Crypt Born and Tethered to Ruin

Profound Lore's ethos and aesthetic comes from Bruni's youthful excursions into metal's crypts, drawing on the formative years of metal labels such as Peaceville and Earache, as well as iconic non-metal labels such as 4AD. Like many niche labels, Profound Lore began as a hobby. Following its first release, Melechesh’s '04 EP The Ziggurat Scrolls, Bruni and co. expected to release limited edition vinyl.

Reshuffling in the label’s early years resulted in Bruni taking sole charge. Vinyl releases from respected outfits such as Ulver, Agalloch and Leviathan established Profound Lore’s profile, but it was the unorthodox death metal of Australia's Portal that put the label on the map. Profound Lore reissued the band’s Seepia on CD in '05, and Portal is now one of its most respected acts. Although Seepia was a hard sell initially, it was a crucial release because it revealed the meticulous care with which Bruni would begin to sculpt his label’s roster.

For a young label, an obscure band of reprobates from the Antipodes might have seemed a risky undertaking. But the personal connection Bruni feels with all his artists (the more defiant and artistically distinctive the better) sealed the label’s imprint very early on. That personal motif is something that continues to this day. Certainly, the death metal Profound Lore releases is all equally, magnificently, putrescent and aberrant.

Bruni often cites sludge-ridden doom outfit Asunder's '06 release, Works Will Come Undone, as the album that truly birthed Profound Lore. Asunder, though short-lived, had an impact on the metal scene that reverberates to this day, and Works Will Come Undone is notable for setting Profound Lore outside stylistic trends within the metal scene. The label adheres to the steadfast rule that its artists give no ground. If their music happens to coincide with the rise of a particular sub-genre, so be it. Profound Lore has frequently led rather than followed.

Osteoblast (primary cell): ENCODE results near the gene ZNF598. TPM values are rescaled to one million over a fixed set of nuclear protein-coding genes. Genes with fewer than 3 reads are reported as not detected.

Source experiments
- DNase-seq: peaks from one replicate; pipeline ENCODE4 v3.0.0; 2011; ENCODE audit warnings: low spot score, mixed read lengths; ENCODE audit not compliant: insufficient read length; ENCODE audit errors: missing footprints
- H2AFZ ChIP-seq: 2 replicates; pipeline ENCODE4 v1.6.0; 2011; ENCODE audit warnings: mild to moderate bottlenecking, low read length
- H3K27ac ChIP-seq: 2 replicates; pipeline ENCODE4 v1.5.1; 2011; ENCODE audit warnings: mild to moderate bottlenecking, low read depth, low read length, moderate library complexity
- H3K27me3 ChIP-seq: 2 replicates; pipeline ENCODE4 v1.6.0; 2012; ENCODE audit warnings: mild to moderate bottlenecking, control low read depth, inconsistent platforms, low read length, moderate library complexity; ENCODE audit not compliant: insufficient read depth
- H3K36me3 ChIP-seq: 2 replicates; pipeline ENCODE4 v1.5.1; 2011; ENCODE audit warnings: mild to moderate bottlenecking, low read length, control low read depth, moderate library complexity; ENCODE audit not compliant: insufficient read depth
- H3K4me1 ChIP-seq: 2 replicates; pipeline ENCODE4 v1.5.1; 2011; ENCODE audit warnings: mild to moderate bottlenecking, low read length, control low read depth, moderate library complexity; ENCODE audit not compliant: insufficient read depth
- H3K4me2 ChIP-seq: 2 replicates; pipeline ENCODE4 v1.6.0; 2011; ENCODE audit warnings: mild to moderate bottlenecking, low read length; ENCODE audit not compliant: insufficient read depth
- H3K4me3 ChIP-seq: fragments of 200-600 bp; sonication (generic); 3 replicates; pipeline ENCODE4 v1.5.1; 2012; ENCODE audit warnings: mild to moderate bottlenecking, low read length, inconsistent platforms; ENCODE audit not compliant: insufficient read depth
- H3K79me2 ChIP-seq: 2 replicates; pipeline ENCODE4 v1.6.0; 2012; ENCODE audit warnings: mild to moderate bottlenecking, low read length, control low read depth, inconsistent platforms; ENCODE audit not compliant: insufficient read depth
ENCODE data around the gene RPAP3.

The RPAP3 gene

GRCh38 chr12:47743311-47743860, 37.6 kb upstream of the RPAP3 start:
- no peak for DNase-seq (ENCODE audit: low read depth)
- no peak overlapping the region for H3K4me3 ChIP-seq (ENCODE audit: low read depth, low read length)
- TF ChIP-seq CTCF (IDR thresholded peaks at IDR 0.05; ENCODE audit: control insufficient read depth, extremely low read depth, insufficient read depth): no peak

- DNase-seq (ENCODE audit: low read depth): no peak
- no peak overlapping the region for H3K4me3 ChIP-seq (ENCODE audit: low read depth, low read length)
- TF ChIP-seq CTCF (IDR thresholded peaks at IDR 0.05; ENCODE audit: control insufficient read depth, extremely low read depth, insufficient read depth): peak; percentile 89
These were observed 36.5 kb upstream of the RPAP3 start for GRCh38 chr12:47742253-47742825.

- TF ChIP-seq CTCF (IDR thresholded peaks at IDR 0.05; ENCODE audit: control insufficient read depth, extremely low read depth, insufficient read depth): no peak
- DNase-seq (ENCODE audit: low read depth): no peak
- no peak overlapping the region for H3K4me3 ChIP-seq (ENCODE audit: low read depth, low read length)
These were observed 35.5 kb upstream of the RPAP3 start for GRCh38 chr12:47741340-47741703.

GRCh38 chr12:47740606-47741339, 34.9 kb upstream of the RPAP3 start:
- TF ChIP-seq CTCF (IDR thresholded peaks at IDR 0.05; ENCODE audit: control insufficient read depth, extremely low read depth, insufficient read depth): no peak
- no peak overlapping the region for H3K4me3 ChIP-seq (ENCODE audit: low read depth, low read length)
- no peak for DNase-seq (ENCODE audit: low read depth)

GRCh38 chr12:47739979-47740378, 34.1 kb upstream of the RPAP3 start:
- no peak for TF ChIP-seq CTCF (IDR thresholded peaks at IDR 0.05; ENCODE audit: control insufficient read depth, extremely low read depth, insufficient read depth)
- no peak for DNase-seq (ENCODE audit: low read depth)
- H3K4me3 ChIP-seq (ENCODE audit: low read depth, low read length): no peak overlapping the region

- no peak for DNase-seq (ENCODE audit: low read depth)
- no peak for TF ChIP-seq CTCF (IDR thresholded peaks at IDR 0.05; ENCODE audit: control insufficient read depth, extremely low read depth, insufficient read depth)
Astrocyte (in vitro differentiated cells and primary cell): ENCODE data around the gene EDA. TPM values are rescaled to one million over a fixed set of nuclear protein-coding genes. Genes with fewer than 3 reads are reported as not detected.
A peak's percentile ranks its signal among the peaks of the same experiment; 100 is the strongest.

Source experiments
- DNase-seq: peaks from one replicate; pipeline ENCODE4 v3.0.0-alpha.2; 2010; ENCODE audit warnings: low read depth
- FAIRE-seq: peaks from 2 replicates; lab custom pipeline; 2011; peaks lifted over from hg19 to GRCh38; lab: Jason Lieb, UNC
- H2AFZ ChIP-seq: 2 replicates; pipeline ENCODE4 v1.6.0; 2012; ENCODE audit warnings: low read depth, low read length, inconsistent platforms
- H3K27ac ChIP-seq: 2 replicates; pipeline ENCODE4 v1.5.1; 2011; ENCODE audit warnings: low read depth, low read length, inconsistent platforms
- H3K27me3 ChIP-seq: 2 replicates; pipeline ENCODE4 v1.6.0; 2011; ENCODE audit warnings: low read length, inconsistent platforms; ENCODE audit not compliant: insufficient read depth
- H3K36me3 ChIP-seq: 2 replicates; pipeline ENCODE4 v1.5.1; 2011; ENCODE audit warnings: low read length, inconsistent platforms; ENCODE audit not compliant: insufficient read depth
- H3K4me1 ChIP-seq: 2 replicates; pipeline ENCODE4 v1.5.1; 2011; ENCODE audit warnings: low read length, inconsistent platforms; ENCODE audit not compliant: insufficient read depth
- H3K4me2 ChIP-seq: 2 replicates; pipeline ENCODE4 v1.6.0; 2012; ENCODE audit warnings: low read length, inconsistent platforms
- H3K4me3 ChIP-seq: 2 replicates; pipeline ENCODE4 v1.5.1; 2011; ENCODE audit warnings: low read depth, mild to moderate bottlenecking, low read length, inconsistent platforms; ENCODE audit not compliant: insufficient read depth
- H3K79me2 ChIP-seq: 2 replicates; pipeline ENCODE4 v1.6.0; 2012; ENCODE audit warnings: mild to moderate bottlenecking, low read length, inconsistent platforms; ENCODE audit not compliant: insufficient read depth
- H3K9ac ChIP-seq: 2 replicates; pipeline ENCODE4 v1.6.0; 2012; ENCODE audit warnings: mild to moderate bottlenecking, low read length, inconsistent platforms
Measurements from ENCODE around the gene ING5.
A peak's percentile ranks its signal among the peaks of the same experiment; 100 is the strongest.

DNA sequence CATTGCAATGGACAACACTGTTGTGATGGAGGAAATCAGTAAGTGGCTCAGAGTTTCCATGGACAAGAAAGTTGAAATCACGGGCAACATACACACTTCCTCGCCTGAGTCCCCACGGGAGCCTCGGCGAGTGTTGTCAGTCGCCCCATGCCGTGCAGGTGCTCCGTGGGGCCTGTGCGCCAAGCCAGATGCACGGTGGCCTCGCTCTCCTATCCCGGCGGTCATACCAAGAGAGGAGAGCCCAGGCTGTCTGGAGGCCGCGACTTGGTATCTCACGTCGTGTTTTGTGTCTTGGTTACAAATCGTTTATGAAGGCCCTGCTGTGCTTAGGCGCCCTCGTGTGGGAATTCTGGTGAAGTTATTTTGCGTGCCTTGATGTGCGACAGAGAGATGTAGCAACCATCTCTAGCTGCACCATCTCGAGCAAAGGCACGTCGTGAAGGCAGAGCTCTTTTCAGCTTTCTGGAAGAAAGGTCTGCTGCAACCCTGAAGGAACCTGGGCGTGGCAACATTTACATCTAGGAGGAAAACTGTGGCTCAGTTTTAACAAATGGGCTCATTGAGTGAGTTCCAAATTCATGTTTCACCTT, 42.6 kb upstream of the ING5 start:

The considered rather than calculating momentum of the label’s development is one of the prime reasons why it’s been able to maintain its grassroots integrity while awareness of its success has risen. Plenty of metal labels no doubt started with good intentions, only to get tossed about in the endless wash of trends, sullying their reputations forever. With Profound Lore, Bruni's decision to release only albums that feel instinctually right, and the absence of gauche marketing, mean its unhurried progression has bolstered its reputation for consistently high-quality metal.

Profound Lore has branched out sonically and thematically since Asunder helped refine its aesthetic goals. Its litany of often genre-defining works is staggering.


Pestilence and Peril

The year 2007 saw the release of acclaimed works from black metal duo Cobalt (Eater of Birds), satanically sophisticated Caïna (Mourner), revered black metal band Krallice (self-titled debut), and spitefully twisted Portal (Outre). In 2008, progressive metal outfit Hammers of Misfortune released its glorious conceptual marathon, Fields and Church of Broken Glass. In the same year, Winterfylleth released the majestic (and contentious) ode to its forbears, The Ghost of Heritage, while blackened-noise behemoth Wold provided an unremitting barrage on Stratification.

Early releases were vital in establishing Profound Lore’s reputation as a label that represented innovative underground artists, but heavyweight doom titan Yob brought the label an entirely new level of recognition. The influential trio from Eugene, Oregon split in 2006, but returned in 2009 with the enormously anticipated and critically lauded The Great Cessation. Further underscoring that year’s importance were releases from Irish rustic black metal band Altar of Plagues (The White Tomb>), Krallice (Dimensional Breakthrough), Portal (Swarth), and Impetuous Ritual (Relentless Execution of Ceremonial Excrescence). Cobalt's Hemingway-celebrating masterpiece Gin was also released in 2009--an event as important to the label’s visibility as Yob’s rebirth.

And on it went. In 2010 Profound Lore released, among others, the best album from the now sadly defunct Ludicra (The Tenant) and two wonderful traditional metal salvos from Dawnbringer (Nucleus) and Slough Feg (The Animal Spirit). Agalloch returned with the majestic black metal masterwork The Marrow of the Spirit (clearly the metal album of the year, and a turning point in the label’s fortunes and profile). Cobalt multi-instrumentalist Erik Wunder also took Profound Lore into new territories. The grim Americana of his Smiling Dogs album, from solo project Man's Gin, painted a remarkably different landscape for the label.

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From genre-busting electronic music to new highs in the ever-evolving R&B scene, from hip-hop and Americana to rock and pop, 2017's music scenes bestowed an embarrassment of riches upon us.